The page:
Over the last few hours, I’ve been involved in a discussion over twitter with a colleague named @eikonos about the biblical story of Abraham and Isaac:

Genesis 22

Abraham Tested

 1 Some time later God tested Abraham. He said to him, “Abraham!”
      “Here I am,” he replied.  2 Then God said, “Take your son, your only son, Isaac, whom you love, and go to the region of Moriah. Sacrifice him there as a burnt offering on one of the mountains I will tell you about.”
 3 Early the next morning Abraham got up and saddled his donkey. He took with him two of his servants and his son Isaac. When he had cut enough wood for the burnt offering, he set out for the place God had told him about. 4 On the third day Abraham looked up and saw the place in the distance. 5 He said to his servants, “Stay here with the donkey while I and the boy go over there. We will worship and then we will come back to you.”
 6 Abraham took the wood for the burnt offering and placed it on his son Isaac, and he himself carried the fire and the knife. As the two of them went on together, 7 Isaac spoke up and said to his father Abraham, “Father?”
      “Yes, my son?” Abraham replied.
      “The fire and wood are here,” Isaac said, “but where is the lamb for the burnt offering?”
 8 Abraham answered, “God himself will provide the lamb for the burnt offering, my son.” And the two of them went on together.
 9 When they reached the place God had told him about, Abraham built an altar there and arranged the wood on it. He bound his son Isaac and laid him on the altar, on top of the wood. 10 Then he reached out his hand and took the knife to slay his son. 11 But the angel of the LORD called out to him from heaven, “Abraham! Abraham!”
      “Here I am,” he replied.
 12 “Do not lay a hand on the boy,” he said. “Do not do anything to him. Now I know that you fear God, because you have not withheld from me your son, your only son.”
 13 Abraham looked up and there in a thicket he saw a ram <sup class="footnote" value="[a]”>[a] caught by its horns. He went over and took the ram and sacrificed it as a burnt offering instead of his son. 14 So Abraham called that place The LORD Will Provide. And to this day it is said, “On the mountain of the LORD it will be provided.”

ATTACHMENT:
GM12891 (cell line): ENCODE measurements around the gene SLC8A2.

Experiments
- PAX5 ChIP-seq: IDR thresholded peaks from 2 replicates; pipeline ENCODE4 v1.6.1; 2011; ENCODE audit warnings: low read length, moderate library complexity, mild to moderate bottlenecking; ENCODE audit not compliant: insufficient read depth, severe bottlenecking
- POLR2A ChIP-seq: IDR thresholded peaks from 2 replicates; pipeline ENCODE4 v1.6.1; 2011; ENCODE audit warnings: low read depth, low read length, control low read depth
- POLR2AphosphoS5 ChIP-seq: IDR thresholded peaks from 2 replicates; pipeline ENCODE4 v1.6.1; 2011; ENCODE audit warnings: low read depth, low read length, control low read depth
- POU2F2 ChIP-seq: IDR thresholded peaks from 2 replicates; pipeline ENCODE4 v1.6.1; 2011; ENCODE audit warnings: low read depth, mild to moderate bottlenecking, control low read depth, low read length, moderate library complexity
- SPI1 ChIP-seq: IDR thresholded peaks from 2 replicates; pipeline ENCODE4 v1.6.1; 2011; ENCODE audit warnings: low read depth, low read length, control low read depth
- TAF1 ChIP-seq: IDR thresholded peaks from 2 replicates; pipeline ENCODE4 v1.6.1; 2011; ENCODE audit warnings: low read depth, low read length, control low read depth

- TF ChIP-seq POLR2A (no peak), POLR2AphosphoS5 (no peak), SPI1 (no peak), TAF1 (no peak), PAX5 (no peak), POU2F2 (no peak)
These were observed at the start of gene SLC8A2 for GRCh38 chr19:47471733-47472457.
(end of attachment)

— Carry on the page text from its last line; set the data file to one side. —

15 The angel of the LORD called to Abraham from heaven a second time 16 and said, “I swear by myself, declares the LORD, that because you have done this and have not withheld your son, your only son, 17 I will surely bless you and make your descendants as numerous as the stars in the sky and as the sand on the seashore. Your descendants will take possession of the cities of their enemies, 18 and through your offspring <sup class="footnote" value="[b]”>[b] all nations on earth will be blessed, because you have obeyed me.”
 19 Then Abraham returned to his servants, and they set off together for Beersheba. And Abraham stayed in Beersheba.

@eikonos’ main point in the discussion was that Abraham’s intended sacrifice of Isaac was an “honour killing.”  I couldn’t disagree more.

Using the disgusting story of Asqa Parvez as an example, you can clearly see the differences between the story of Abraham and Isaac and this one.  Asqa was killed because her father and brother, in their twisted minds, felt her refusal to wear traditional Islamic dress somehow dishonoured their family in the eyes of their peers.

Compare that to Abraham and Isaac, where Abraham took Isaac to an altar to kill him as a sacrifice to God at the command of God (who, as you can see, then stopped him before he actually did kill Isaac.)

The differences don’t stop there – Ms. Parvez was Islamic, not Jewish, but as Islam, Christianity, and Judaism are all “Abrahamic” religions, the roots are the same.  Jewish tradition required a sacrifice to be “unblemished,” which is why a young, unblemished lamb was usually what was killed and burnt on an altar.  Ms. Parvez, being human, and in her teenage years, certainly would have progressed past the point of remaining “unblemished” in terms of having sinned. 

Another point is that Ms. Parvez wasn’t sacrificed – she was killed.  The theme and circumstances are completely different.  God wanted a sacrifice as a form of atonement, Ms. Parvez was killed because of a perceived dishonour to her family by her behaviour.  Isaac hadn’t done anything to warrant, in Abraham’s eyes, killing him; Ms. Parvez, in her family’s eyes, had.

So the stories are totally different, right down to the thematic basis.